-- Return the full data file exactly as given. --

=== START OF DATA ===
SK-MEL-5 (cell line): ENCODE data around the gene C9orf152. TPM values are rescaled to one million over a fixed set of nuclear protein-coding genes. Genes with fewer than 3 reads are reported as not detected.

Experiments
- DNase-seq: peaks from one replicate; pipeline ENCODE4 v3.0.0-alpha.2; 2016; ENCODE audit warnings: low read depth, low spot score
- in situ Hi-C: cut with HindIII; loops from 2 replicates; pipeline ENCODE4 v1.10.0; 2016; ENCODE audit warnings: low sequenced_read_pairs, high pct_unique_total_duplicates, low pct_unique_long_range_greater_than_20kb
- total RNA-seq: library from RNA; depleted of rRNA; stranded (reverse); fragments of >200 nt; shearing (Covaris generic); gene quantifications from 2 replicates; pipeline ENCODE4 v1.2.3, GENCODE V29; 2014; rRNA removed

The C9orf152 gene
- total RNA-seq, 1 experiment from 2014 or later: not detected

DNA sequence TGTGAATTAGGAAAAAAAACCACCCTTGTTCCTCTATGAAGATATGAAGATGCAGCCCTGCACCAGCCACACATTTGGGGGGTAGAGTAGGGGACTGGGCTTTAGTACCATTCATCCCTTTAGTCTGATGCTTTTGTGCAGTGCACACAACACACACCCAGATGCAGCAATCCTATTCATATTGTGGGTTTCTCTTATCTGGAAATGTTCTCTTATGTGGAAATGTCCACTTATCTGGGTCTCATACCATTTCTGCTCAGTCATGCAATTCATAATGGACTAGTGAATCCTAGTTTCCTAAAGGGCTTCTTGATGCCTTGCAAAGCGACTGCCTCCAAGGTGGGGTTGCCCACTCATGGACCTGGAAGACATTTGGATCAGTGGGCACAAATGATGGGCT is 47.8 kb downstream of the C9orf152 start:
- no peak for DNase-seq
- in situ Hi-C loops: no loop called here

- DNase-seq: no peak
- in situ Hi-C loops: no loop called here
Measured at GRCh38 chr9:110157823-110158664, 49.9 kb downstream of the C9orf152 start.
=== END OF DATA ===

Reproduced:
SK-MEL-5 (cell line): ENCODE data around the gene C9orf152. TPM values are rescaled to one million over a fixed set of nuclear protein-coding genes. Genes with fewer than 3 reads are reported as not detected.

Experiments
- DNase-seq: peaks from one replicate; pipeline ENCODE4 v3.0.0-alpha.2; 2016; ENCODE audit warnings: low read depth, low spot score
- in situ Hi-C: cut with HindIII; loops from 2 replicates; pipeline ENCODE4 v1.10.0; 2016; ENCODE audit warnings: low sequenced_read_pairs, high pct_unique_total_duplicates, low pct_unique_long_range_greater_than_20kb
- total RNA-seq: library from RNA; depleted of rRNA; stranded (reverse); fragments of >200 nt; shearing (Covaris generic); gene quantifications from 2 replicates; pipeline ENCODE4 v1.2.3, GENCODE V29; 2014; rRNA removed

The C9orf152 gene
- total RNA-seq, 1 experiment from 2014 or later: not detected

DNA sequence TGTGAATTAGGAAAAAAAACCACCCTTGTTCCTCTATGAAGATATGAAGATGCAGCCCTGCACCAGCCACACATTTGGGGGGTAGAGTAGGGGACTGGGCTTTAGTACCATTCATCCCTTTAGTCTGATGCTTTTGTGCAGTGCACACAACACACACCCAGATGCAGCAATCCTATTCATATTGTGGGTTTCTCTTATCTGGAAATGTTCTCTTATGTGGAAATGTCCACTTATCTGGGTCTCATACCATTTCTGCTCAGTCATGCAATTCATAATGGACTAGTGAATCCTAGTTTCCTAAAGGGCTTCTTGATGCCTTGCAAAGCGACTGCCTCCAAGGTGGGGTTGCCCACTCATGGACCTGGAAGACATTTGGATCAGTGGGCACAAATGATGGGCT is 47.8 kb downstream of the C9orf152 start:
- no peak for DNase-seq
- in situ Hi-C loops: no loop called here

- DNase-seq: no peak
- in situ Hi-C loops: no loop called here
Measured at GRCh38 chr9:110157823-110158664, 49.9 kb downstream of the C9orf152 start.